Section on Rails Privatisation does not give full details of Fourth Rail Package and requirements for separation of the ownership of the track from the operation of services and other requirements for the separation of goods and passenger traffic and high speed services from local services. All are designed to heighten competition – with the kind of cost-cutting and profiteering consequences that have already had disastrous consequences in Britain (privatised by John Major under the terms of the first EU rails directive. It claims that state owned companies still operate in Germany and France, which is correct, but does not explain that significant parts of the network are now run by the private sector and that rail unions in these countries have strenuously opposed this process. Nor does it give any detailed and costed analysis of the impact of the requirements for the opening of goods, express and now all passenger services to competition on the viability of public operators. The same applies to its comments on postal services and telecommunications. It is unfortunate that trade union and Labour representatives should give credence to this very misleading information that prejudices the livelihoods of fellow trade unionists.
2. State aid
The pamphlet argues that state aid is permissible. This is true. But it is very strictly limited. It is permissible in special circumstances and to avoid systemic damage, as during the banking crisis. In these cases, however, strict EU rules apply to the phasing out of the aid and reprivatisation. In Britain the RBS has been required under EU rules to reduce its size and to cut massive numbers of branches. Most trade unionists who have experienced workplace closure will remember the futile attempts to secure EU aid or any government assistance requiring state aid. The MEPs signing this document should remember this themselves. Equally EU accounting definitions of what is public and what is private, have limited government intervention as with the Scottish Futures Trust in 2015-16. These prohibitions would all apply under the Single Market or within the EU Customs Union.
The pamphlet argues that that mandatory EU sanctions against government deficits ‘only’ applies to Eurozone countries. This is misleading on three counts. First, it minimises the drastic consequences for these Eurozone countries in terms of mass unemployment and, for those countries within EU programme, mass privatisation and reductions in all social services and pensions. It represented an assault on working people without precedent since 1945 – and by depressing wages and conditions also had a wide impact outside the Eurozone. Second, it makes no mention at all of the 2012 Fiscal Compact which was negotiated with ALL EU countries except Britain and the Czech republic. This reduced the deficit limit on current deficits to 0.5 per cent (with an obligation to reduce debt over 60 per cent GDP over a strict timetable). This was mandatory. It was required to be written into national law. It is currently being written into EU Treaty Law. Third, the Monks document makes no mention that all EU countries, including Britain, were required to report annually on their progress towards deficit reduction. There were no financial penalties for non-Eurozone countries. But non-compliance was publicly reported and would consequently credit ratings and a countries ability to borrow. Britain’s current programme can be found here: https://www.gov.uk/government/publications/europe-2020-uk-national-reform-programme-2017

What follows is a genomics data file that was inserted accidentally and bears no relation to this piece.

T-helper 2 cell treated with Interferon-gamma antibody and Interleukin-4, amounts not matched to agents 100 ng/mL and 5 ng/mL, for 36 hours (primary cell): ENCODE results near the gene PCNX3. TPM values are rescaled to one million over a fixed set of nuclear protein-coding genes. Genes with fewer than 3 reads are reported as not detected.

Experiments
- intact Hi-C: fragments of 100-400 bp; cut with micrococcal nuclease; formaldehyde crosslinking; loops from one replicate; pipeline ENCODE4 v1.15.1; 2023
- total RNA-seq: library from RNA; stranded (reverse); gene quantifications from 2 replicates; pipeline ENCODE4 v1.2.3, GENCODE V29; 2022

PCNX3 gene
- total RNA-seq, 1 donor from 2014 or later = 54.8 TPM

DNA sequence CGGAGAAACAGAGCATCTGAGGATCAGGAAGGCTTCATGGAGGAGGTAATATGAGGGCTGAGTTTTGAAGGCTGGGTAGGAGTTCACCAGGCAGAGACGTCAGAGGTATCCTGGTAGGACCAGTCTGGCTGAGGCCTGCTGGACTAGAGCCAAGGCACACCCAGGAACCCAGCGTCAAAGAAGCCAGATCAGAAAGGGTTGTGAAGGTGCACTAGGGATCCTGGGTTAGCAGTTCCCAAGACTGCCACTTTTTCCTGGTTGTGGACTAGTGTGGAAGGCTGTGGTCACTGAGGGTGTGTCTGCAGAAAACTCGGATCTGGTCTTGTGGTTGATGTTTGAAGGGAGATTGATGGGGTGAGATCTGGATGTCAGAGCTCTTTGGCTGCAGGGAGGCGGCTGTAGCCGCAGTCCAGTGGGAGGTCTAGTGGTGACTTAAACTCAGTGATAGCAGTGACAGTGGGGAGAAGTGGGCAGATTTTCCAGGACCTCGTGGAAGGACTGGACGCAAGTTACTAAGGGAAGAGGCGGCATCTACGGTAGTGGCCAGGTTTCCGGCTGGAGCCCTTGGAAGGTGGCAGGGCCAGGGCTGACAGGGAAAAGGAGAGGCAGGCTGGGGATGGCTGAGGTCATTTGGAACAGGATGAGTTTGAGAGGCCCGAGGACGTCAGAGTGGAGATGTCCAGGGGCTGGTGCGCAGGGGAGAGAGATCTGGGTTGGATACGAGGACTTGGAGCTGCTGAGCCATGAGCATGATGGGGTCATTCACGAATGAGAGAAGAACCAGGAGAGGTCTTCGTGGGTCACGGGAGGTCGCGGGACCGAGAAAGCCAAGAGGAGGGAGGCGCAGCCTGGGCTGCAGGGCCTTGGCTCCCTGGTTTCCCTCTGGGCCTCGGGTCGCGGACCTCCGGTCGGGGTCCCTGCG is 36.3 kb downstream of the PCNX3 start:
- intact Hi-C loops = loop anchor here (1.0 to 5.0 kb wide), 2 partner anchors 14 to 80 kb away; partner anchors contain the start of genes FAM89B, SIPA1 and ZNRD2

Does this effect members of the Single Market ? Yes. Because the general deflationary trend across the EU, will affect estimations of interest rate payments and credit ratings for other countries. As the European TUC said in 2012, the policy was effectively that of the gold standard era of making wage earners pay for crisis by lowering wages.
4. EU trade treaties
The Monks document minimises the dangers posed by EU trade treaties – eg CETA – in terms of compensation to private companies for forgone prospective profits (quite different from compensation for privatisation with which the document seeks to confuse the argument). These treaties will apply with full force if Britain remains a member of the EU custom union – as will the EU’s ‘Fair Trade Agreements’ with developing countries that include exploitative provisions on the opening of public services to competition and the opening of land and water resources to private sale. WTO provisions do not involve international commercial courts (it operates via negotiations between governments) and offers much more opportunity for progressive policies. China has been able to lead a strong alliance of developing countries in the WTO in favour of technology transfer agreements and other arrangements that assist state-led economic development.